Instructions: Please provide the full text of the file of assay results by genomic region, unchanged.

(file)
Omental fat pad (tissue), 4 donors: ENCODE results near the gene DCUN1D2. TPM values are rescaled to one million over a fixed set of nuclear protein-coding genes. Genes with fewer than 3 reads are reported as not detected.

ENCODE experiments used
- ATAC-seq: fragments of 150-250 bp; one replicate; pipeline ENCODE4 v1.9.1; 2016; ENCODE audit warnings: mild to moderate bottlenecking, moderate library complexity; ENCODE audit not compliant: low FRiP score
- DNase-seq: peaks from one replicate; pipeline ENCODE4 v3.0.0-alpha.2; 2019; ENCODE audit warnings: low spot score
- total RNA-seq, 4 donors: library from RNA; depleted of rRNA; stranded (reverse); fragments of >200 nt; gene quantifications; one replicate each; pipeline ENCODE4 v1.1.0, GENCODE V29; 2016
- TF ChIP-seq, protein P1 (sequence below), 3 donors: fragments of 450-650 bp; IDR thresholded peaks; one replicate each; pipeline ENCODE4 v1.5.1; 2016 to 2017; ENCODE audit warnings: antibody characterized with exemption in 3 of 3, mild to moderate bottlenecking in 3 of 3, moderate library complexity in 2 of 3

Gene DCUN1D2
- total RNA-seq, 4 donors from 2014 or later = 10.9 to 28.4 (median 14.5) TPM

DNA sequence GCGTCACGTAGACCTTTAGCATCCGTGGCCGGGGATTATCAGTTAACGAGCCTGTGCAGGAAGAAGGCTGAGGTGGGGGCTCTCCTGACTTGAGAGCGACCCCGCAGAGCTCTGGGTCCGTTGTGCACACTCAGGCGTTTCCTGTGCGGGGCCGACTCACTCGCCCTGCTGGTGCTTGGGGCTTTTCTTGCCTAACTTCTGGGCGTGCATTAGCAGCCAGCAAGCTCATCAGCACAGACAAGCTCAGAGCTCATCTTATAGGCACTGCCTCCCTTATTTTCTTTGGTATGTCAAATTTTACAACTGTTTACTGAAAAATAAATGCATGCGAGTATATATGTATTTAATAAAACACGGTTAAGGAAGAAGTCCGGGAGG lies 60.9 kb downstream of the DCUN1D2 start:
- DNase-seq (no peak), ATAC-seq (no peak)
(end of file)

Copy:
Omental fat pad (tissue), 4 donors: ENCODE results near the gene DCUN1D2. TPM values are rescaled to one million over a fixed set of nuclear protein-coding genes. Genes with fewer than 3 reads are reported as not detected.

ENCODE experiments used
- ATAC-seq: fragments of 150-250 bp; one replicate; pipeline ENCODE4 v1.9.1; 2016; ENCODE audit warnings: mild to moderate bottlenecking, moderate library complexity; ENCODE audit not compliant: low FRiP score
- DNase-seq: peaks from one replicate; pipeline ENCODE4 v3.0.0-alpha.2; 2019; ENCODE audit warnings: low spot score
- total RNA-seq, 4 donors: library from RNA; depleted of rRNA; stranded (reverse); fragments of >200 nt; gene quantifications; one replicate each; pipeline ENCODE4 v1.1.0, GENCODE V29; 2016
- TF ChIP-seq, protein P1 (sequence below), 3 donors: fragments of 450-650 bp; IDR thresholded peaks; one replicate each; pipeline ENCODE4 v1.5.1; 2016 to 2017; ENCODE audit warnings: antibody characterized with exemption in 3 of 3, mild to moderate bottlenecking in 3 of 3, moderate library complexity in 2 of 3

Gene DCUN1D2
- total RNA-seq, 4 donors from 2014 or later = 10.9 to 28.4 (median 14.5) TPM

DNA sequence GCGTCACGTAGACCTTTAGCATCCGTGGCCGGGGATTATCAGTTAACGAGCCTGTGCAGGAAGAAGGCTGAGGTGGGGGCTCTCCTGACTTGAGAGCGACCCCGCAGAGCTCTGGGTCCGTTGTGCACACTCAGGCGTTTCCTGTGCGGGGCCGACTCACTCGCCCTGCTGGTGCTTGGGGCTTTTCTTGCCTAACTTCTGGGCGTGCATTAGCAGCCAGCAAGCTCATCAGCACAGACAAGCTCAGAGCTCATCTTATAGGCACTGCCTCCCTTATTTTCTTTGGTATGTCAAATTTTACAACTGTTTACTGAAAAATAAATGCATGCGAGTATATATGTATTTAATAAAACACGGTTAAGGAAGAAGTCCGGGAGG lies 60.9 kb downstream of the DCUN1D2 start:
- DNase-seq (no peak), ATAC-seq (no peak)